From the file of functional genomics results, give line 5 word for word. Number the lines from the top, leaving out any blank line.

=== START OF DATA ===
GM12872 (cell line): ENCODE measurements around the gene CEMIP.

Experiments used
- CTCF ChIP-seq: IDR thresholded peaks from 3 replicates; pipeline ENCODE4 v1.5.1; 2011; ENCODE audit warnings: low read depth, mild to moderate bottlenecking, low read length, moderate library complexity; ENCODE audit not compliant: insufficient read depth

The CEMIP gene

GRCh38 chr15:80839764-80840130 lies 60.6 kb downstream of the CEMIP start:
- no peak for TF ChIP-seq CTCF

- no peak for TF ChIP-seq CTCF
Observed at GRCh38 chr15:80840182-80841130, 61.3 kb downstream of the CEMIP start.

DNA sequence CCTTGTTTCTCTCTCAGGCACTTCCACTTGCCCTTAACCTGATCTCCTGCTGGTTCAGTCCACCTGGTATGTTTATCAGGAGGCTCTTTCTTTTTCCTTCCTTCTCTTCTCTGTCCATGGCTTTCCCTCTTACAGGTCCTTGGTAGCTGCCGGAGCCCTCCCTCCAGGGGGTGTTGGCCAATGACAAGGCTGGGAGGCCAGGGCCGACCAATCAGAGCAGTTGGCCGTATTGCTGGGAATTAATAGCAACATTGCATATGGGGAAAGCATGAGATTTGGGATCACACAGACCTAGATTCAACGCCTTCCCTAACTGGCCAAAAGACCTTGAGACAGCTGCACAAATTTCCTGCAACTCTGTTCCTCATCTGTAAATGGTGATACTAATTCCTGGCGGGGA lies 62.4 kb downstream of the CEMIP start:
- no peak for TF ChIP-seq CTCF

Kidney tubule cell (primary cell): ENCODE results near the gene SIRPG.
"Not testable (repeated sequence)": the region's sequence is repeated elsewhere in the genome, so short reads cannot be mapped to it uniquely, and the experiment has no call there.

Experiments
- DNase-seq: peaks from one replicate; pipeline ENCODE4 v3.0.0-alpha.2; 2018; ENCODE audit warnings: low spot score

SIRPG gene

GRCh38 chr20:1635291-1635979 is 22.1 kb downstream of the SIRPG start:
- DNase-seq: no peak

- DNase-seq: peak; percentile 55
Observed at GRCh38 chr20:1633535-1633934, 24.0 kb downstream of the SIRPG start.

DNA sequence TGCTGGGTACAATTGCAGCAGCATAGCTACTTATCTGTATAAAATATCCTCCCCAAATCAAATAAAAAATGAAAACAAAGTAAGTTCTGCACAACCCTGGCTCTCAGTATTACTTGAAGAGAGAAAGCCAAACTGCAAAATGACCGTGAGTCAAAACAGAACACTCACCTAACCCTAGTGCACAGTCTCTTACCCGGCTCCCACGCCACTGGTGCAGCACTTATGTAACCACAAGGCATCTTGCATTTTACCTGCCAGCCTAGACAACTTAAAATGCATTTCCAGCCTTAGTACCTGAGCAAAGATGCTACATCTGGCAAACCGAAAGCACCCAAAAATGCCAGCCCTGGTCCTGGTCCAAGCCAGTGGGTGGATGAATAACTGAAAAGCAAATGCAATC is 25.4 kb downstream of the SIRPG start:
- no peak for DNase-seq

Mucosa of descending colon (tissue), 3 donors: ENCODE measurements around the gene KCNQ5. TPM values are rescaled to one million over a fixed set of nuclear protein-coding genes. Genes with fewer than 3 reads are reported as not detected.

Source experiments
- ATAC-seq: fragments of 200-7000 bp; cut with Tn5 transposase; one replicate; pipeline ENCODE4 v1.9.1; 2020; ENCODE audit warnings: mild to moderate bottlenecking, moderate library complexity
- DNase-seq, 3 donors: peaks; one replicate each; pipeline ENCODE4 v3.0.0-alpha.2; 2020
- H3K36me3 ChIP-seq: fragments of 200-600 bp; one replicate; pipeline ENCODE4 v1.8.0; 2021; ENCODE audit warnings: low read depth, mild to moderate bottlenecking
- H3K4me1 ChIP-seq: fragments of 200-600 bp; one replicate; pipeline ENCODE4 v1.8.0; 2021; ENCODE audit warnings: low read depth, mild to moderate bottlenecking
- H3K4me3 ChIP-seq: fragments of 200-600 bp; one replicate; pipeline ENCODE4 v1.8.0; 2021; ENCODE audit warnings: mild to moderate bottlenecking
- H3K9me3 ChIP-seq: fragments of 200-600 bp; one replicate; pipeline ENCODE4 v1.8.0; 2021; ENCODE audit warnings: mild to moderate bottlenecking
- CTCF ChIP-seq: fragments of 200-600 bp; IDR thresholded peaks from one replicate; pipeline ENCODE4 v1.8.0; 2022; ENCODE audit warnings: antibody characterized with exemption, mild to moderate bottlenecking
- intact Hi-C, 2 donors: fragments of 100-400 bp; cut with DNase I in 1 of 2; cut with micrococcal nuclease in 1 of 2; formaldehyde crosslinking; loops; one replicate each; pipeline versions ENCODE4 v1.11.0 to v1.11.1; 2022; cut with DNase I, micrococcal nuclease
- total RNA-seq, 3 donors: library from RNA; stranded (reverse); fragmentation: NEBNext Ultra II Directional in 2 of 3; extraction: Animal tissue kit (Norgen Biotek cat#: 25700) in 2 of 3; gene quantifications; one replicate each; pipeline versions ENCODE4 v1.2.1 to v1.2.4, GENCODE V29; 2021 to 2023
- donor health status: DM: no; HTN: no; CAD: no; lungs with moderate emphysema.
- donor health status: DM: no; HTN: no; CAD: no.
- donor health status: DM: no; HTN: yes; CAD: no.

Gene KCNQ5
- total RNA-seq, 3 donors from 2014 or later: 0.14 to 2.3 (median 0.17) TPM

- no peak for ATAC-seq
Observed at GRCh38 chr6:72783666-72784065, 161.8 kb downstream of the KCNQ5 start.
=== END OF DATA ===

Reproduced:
GRCh38 chr15:80839764-80840130 lies 60.6 kb downstream of the CEMIP start: